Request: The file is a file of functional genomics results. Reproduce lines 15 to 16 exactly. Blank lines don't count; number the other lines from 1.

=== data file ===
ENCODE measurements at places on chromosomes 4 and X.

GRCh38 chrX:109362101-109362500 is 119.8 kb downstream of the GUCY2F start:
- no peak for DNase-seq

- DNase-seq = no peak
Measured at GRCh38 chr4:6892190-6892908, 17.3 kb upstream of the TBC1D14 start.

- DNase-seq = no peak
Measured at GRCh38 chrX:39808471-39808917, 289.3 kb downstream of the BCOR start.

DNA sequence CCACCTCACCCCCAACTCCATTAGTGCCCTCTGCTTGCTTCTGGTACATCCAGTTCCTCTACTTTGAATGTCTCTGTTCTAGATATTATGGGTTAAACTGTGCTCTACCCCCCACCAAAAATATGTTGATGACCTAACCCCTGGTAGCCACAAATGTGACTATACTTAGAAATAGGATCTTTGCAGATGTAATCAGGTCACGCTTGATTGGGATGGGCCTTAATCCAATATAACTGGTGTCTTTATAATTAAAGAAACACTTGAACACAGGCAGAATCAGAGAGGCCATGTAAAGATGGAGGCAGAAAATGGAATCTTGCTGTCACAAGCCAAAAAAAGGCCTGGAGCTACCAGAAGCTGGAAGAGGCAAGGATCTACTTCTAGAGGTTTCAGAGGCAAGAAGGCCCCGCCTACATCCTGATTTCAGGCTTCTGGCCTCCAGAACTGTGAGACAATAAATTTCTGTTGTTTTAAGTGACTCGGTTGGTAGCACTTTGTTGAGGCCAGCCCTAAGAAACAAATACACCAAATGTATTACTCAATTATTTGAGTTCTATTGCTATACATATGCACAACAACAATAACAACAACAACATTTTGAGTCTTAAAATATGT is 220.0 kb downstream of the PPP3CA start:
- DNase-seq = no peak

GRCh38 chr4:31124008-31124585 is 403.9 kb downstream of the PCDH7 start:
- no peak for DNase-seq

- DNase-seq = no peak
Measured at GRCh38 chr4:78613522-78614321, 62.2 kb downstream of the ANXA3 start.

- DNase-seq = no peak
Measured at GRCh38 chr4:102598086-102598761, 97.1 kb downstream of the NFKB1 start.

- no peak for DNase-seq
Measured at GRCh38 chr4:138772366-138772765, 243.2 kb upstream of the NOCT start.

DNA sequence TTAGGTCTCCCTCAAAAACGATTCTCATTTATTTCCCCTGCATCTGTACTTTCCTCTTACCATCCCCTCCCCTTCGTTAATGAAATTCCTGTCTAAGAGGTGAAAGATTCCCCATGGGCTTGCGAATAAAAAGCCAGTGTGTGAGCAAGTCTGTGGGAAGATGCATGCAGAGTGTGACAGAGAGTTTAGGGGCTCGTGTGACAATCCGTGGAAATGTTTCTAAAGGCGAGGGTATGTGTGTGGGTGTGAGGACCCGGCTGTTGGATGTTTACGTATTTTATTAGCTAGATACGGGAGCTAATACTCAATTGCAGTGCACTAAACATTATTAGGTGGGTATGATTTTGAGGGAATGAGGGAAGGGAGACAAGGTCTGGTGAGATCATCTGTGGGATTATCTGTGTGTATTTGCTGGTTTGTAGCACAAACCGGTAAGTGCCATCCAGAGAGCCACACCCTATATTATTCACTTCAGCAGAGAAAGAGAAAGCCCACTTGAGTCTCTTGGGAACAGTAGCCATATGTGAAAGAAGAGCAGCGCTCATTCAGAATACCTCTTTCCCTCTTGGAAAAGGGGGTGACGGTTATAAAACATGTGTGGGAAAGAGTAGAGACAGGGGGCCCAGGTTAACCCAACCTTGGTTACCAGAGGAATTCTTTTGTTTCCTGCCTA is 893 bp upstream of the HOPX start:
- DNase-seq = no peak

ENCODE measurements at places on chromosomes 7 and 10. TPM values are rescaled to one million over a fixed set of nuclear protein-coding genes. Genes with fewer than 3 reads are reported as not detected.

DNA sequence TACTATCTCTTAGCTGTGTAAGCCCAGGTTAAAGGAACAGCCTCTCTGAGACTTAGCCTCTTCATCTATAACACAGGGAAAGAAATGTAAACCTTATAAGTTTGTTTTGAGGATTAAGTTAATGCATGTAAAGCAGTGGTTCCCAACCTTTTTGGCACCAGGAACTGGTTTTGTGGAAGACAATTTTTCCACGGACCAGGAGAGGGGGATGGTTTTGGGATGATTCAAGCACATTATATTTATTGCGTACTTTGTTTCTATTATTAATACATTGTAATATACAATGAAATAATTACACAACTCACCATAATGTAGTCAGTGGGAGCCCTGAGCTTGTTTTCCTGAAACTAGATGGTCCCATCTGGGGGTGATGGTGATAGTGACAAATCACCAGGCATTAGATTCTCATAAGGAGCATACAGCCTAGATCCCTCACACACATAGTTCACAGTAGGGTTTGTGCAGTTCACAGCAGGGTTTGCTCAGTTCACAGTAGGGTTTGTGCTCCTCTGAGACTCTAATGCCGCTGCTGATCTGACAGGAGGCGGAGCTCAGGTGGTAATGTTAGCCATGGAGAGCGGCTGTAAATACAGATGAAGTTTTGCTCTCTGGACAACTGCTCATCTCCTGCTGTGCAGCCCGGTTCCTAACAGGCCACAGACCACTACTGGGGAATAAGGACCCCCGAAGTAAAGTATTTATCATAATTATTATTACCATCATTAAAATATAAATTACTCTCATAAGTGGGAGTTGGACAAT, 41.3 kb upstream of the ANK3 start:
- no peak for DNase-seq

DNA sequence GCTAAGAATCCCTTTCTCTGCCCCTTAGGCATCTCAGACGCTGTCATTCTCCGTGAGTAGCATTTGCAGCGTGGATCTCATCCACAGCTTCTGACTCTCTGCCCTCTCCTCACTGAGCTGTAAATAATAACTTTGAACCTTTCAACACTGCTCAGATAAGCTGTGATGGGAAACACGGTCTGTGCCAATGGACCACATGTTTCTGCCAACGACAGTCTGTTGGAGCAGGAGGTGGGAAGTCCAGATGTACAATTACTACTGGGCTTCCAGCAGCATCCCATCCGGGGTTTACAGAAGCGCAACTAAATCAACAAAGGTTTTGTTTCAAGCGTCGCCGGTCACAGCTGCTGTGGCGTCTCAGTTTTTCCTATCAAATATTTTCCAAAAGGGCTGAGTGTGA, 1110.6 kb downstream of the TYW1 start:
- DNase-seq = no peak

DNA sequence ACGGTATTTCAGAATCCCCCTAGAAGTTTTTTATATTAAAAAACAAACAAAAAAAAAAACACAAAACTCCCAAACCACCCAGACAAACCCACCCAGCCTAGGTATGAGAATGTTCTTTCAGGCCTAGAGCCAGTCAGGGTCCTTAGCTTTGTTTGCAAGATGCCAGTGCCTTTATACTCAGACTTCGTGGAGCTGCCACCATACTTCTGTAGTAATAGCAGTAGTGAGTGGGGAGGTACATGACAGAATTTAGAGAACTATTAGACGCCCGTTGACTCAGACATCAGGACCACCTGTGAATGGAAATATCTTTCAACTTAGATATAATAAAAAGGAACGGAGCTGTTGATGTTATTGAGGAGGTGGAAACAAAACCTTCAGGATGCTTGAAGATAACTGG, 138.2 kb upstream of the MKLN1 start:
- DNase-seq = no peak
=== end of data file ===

Measured at GRCh38 chr4:102598086-102598761, 97.1 kb downstream of the NFKB1 start.

- no peak for DNase-seq